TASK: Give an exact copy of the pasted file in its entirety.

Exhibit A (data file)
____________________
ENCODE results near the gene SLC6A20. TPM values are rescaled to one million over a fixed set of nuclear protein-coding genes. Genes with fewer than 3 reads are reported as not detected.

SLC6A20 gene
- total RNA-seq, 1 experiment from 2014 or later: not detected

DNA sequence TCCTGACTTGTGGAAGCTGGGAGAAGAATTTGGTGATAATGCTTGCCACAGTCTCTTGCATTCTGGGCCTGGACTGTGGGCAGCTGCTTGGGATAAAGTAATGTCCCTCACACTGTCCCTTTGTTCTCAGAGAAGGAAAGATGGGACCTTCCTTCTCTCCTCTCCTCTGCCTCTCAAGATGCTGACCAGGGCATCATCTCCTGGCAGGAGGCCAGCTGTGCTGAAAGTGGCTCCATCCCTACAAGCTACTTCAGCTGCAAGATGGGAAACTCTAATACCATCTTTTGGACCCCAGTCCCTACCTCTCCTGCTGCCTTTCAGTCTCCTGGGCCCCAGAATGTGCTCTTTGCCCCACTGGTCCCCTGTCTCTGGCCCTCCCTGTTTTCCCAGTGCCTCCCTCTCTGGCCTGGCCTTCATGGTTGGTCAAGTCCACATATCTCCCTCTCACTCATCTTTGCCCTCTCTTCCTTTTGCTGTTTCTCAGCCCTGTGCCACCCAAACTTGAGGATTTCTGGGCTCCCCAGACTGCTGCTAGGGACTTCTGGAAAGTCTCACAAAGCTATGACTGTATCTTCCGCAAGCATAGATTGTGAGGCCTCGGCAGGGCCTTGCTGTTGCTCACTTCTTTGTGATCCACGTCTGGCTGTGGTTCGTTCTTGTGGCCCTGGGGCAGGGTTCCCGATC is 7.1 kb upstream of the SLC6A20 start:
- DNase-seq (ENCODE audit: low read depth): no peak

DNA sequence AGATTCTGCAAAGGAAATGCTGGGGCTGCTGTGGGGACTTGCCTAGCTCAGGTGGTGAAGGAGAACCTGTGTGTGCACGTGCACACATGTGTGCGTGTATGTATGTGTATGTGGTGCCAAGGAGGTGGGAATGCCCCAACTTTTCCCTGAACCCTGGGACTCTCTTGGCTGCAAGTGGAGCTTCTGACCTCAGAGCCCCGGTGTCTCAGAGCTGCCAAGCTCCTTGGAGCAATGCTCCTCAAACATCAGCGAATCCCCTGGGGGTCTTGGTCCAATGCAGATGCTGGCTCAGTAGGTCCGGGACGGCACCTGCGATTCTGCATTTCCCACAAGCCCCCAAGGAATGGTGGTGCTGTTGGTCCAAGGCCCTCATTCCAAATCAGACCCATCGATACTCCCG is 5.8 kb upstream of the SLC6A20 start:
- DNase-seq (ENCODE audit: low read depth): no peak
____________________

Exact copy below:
ENCODE results near the gene SLC6A20. TPM values are rescaled to one million over a fixed set of nuclear protein-coding genes. Genes with fewer than 3 reads are reported as not detected.

SLC6A20 gene
- total RNA-seq, 1 experiment from 2014 or later: not detected

DNA sequence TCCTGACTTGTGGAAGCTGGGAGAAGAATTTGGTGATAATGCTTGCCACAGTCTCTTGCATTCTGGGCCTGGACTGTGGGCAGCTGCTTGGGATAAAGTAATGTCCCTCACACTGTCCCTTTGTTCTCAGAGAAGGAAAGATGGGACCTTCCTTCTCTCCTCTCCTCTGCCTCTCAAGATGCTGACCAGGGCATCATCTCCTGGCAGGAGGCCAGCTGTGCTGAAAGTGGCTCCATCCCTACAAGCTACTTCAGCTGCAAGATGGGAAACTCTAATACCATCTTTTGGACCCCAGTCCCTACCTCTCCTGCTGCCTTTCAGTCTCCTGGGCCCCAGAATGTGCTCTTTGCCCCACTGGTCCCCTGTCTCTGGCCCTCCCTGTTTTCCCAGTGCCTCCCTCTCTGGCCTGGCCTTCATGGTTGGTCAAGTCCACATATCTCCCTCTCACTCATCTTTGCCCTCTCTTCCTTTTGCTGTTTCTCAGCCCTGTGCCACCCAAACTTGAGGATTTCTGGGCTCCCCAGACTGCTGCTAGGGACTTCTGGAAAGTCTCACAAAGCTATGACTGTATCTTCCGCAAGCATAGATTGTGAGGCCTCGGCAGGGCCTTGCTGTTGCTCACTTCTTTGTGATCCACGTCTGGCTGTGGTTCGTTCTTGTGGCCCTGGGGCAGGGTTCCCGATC is 7.1 kb upstream of the SLC6A20 start:
- DNase-seq (ENCODE audit: low read depth): no peak

DNA sequence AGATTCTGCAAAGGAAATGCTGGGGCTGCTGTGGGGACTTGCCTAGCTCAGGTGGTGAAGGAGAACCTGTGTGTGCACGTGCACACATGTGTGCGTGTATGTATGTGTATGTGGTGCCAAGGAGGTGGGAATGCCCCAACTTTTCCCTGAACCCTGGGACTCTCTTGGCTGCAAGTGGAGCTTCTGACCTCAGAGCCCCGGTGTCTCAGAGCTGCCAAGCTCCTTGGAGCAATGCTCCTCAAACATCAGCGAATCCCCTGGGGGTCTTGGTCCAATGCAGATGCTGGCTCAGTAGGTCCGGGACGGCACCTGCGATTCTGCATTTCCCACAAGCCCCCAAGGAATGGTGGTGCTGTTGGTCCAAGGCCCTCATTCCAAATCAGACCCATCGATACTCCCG is 5.8 kb upstream of the SLC6A20 start:
- DNase-seq (ENCODE audit: low read depth): no peak